Packaged Food: We expect sales growth to increase slightly going forward. We expect operating margins to expand going forward.
The U.S. Packaged Foods sector expanded gross margins by 70 – 100 basis points annually during the ’80s & ’90s and by 45 bases points from ’00 – ’03, until the wave of input cost inflation that hit in 2003.
The U.S. packaged food group looks much more attractively valued today than it was in the fall of 2008.
Kraft: Outperform; target price of $37. Kraft’s gross margins declined by 155 basis points per year in 2004/5 as commodity costs rose by more than $800 million per annum and then fell again in 2007 as dairy prices spiked.
Today, we are just starting to see the benefits of easing commodity costs on margins, especially as dairy prices roll over.
Moreover, a recovery in beverages and the EU is coming through now that the Tassimo [hot-beverage system] strategy has been revised. Over time, we believe that Kraft can improve its operating margins from 12.3% in 2008 to over 16% as margins normalize in U.S. beverages, U.S. cheese and Europe.
Volume/mix growth has been sluggish as of late, but we believe an improvement is imminent given: Increasing promotional spending and list-price reductions in select categories; lapping the anniversary of SKU reductions and elimination of inefficient trade promotional spending; and higher marketing spending in key categories as commodity pressures ease.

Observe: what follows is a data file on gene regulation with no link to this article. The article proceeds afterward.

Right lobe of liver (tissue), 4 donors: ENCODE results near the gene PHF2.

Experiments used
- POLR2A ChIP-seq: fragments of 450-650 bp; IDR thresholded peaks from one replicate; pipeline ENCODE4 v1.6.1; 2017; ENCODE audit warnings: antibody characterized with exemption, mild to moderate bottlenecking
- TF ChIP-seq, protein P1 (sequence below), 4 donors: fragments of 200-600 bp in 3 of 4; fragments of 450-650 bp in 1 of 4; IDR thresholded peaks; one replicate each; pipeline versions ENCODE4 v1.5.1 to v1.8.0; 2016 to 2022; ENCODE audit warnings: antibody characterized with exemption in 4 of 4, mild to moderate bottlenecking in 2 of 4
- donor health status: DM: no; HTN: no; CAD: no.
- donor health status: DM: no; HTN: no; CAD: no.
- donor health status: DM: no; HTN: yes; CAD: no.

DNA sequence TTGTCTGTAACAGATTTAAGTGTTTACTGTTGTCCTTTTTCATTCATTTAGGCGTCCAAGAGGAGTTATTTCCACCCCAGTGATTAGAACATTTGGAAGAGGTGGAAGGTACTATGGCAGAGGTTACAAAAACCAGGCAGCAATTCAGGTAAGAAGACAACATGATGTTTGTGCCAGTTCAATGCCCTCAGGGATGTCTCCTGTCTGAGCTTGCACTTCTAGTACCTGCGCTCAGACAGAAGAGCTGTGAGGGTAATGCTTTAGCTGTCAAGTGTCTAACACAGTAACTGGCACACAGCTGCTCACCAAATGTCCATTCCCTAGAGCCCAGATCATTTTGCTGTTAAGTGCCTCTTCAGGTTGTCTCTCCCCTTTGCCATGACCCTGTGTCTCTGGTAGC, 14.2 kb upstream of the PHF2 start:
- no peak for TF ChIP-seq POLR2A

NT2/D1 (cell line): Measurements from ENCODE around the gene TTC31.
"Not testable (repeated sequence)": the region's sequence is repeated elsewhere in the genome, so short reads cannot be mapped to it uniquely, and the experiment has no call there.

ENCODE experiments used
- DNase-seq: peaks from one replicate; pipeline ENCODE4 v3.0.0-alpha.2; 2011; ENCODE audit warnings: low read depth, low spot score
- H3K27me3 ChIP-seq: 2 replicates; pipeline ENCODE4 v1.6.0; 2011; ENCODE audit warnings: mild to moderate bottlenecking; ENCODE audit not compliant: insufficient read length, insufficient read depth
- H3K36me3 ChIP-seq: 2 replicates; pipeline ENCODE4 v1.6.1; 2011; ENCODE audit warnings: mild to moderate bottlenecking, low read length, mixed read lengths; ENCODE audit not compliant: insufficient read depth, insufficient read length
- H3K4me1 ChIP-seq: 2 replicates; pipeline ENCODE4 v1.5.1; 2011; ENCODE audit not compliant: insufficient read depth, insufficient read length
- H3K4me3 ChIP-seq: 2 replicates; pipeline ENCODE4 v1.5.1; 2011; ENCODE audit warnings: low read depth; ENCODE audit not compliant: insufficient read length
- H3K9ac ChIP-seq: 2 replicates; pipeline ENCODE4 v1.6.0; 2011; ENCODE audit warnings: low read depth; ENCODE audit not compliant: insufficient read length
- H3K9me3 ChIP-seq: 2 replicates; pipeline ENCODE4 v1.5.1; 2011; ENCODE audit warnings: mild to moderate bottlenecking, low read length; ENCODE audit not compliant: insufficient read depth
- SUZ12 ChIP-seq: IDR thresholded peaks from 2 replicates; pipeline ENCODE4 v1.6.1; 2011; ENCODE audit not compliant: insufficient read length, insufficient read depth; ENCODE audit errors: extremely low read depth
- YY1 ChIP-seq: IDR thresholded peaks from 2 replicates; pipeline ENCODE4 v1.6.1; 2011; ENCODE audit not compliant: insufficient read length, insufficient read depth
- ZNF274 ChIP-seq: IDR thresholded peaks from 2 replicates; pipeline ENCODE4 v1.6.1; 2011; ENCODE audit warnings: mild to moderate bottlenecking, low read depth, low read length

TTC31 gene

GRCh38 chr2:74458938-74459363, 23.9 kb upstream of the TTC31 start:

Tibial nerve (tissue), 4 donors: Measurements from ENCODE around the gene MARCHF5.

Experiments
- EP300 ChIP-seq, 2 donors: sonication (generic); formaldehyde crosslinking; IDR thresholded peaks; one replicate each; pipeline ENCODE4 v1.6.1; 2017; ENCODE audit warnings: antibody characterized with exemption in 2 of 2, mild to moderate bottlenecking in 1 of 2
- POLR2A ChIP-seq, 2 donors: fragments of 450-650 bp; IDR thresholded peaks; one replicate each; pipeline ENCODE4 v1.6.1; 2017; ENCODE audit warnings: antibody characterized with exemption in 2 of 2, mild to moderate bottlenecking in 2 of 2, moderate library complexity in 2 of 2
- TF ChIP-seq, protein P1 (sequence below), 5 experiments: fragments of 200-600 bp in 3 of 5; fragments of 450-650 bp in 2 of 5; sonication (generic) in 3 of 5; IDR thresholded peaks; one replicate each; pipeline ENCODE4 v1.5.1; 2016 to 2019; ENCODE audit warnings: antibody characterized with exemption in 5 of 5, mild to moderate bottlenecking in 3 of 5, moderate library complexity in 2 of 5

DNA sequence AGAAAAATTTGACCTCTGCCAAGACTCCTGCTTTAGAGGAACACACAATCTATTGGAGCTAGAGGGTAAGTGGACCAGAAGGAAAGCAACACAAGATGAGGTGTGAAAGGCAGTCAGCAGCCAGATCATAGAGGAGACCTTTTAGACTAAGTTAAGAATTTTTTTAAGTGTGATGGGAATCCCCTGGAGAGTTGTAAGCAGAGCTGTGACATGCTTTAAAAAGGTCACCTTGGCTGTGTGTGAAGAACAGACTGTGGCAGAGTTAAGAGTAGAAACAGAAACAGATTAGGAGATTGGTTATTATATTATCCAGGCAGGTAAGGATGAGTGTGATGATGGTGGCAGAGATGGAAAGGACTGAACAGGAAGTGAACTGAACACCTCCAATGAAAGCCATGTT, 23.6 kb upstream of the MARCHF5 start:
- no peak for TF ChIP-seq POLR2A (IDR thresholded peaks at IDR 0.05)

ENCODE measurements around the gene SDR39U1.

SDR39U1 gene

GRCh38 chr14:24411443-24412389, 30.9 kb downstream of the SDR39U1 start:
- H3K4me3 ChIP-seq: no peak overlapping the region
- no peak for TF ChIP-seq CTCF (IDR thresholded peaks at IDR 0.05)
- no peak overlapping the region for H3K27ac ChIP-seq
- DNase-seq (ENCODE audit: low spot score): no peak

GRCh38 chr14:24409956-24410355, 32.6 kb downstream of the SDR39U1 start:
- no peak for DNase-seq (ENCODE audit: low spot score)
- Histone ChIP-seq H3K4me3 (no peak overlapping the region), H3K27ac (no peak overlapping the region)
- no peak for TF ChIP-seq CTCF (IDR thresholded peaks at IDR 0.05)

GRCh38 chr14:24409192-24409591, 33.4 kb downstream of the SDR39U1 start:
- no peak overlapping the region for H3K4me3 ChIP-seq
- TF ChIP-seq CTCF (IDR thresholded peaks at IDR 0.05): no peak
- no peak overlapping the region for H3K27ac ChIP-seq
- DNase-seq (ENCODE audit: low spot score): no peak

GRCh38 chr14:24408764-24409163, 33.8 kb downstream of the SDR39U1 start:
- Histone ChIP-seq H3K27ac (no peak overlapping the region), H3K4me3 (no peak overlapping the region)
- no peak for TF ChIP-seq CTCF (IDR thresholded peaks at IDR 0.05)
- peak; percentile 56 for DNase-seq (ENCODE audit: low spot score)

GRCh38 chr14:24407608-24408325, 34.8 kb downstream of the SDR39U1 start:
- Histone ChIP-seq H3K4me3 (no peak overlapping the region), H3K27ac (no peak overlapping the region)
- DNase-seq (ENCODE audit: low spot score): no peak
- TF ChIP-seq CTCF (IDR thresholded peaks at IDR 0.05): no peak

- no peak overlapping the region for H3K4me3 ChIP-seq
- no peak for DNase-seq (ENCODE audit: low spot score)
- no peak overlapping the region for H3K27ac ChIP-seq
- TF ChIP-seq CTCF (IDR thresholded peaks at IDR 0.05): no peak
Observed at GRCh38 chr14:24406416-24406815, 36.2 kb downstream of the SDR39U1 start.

Campbell Soup: Outperform; target price of $41. Overseas, Russia and China hold huge potential for growth, given that the two account for more than 50% of today’s global soup consumption.
An improvement in organic growth appears imminent in fiscal year ’10, particularly given promotional activity as well as the re-launch of Chunky soup with a healthier focus. In the near-term, margins should start to benefit from slowing commodity cost inflation (from 7-8% seen in fiscal year ’09 down to 2-3% in fiscal year ’10) as well as productivity improvements.
Moreover, we believe that the “premiumization” of the soup category should benefit the company in the U.S. once the U.S. consumer recovers.
Kellogg: Outperform; target price of $62. Kellogg has the strongest portfolio in the U.S. Food group given its strong market shares, its participation in high-margin categories, its strong track record on brand support and innovation, and its successful integration of large- and small-scale acquisitions in recent years.
Kellogg has an earnings growth engine in Latin America, where it maintains higher margins (~20%) than in its core U.S. business (~17%). There, there is ample room for cereal growth as well as the opportunity to piggy-back snacks into the market on top of existing cereal distribution infrastructure.
We are likely to see substantial margin recovery ahead of conservative management guidance given commodity cost pressures are easing and productivity improvements are kicking in.
We [also] rate Dean Foods: Outperform; with a target price of $26.